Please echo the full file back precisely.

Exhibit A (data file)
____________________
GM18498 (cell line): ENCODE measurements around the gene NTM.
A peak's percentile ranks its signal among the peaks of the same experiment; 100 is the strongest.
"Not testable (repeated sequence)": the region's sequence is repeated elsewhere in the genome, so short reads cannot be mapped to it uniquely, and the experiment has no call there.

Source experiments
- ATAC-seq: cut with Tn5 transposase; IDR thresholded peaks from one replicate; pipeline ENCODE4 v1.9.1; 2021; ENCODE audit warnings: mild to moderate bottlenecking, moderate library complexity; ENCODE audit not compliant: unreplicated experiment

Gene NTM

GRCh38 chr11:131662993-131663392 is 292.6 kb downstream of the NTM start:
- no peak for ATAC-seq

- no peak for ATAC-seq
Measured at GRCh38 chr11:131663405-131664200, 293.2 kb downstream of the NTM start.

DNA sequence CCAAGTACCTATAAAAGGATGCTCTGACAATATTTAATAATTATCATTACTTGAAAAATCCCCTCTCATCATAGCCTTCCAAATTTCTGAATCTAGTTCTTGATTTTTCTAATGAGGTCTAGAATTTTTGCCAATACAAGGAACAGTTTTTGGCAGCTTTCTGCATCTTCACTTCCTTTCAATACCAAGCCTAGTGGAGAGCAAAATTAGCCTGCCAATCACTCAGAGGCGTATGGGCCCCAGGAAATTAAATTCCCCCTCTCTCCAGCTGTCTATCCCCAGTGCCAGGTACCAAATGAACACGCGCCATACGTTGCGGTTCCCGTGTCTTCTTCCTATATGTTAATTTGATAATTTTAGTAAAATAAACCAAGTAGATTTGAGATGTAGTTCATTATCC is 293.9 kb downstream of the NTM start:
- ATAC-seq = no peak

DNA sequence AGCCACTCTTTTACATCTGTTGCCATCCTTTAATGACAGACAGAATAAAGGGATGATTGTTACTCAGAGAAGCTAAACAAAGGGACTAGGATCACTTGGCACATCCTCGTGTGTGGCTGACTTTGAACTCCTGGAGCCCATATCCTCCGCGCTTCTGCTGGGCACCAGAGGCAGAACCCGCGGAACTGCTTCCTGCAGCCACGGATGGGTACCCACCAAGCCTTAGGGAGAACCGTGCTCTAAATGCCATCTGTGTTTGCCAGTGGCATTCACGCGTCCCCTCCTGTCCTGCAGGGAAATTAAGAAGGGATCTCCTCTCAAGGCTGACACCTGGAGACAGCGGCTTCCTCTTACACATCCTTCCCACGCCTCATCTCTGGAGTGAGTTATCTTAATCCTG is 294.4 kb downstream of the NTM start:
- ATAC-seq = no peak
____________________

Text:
GM18498 (cell line): ENCODE measurements around the gene NTM.
A peak's percentile ranks its signal among the peaks of the same experiment; 100 is the strongest.
"Not testable (repeated sequence)": the region's sequence is repeated elsewhere in the genome, so short reads cannot be mapped to it uniquely, and the experiment has no call there.

Source experiments
- ATAC-seq: cut with Tn5 transposase; IDR thresholded peaks from one replicate; pipeline ENCODE4 v1.9.1; 2021; ENCODE audit warnings: mild to moderate bottlenecking, moderate library complexity; ENCODE audit not compliant: unreplicated experiment

Gene NTM

GRCh38 chr11:131662993-131663392 is 292.6 kb downstream of the NTM start:
- no peak for ATAC-seq

- no peak for ATAC-seq
Measured at GRCh38 chr11:131663405-131664200, 293.2 kb downstream of the NTM start.

DNA sequence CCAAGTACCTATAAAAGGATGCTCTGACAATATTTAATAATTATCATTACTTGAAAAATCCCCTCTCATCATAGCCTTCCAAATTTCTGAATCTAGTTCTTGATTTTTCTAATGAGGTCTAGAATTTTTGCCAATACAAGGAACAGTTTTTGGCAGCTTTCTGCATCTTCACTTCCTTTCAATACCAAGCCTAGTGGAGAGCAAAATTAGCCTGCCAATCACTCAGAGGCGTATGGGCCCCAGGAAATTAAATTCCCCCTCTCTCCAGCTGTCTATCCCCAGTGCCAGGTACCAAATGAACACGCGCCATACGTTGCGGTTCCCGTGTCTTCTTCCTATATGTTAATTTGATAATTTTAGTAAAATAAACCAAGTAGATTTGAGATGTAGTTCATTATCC is 293.9 kb downstream of the NTM start:
- ATAC-seq = no peak

DNA sequence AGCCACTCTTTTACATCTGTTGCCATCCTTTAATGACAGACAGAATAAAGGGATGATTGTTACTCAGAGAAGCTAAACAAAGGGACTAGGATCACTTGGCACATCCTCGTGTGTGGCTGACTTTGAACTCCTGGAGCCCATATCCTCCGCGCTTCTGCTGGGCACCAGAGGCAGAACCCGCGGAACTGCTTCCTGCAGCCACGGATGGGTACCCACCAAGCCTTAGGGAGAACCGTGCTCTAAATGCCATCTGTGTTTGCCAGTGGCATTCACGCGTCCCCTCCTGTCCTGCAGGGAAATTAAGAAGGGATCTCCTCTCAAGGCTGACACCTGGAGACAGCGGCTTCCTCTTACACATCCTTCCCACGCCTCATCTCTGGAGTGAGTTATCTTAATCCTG is 294.4 kb downstream of the NTM start:
- ATAC-seq = no peak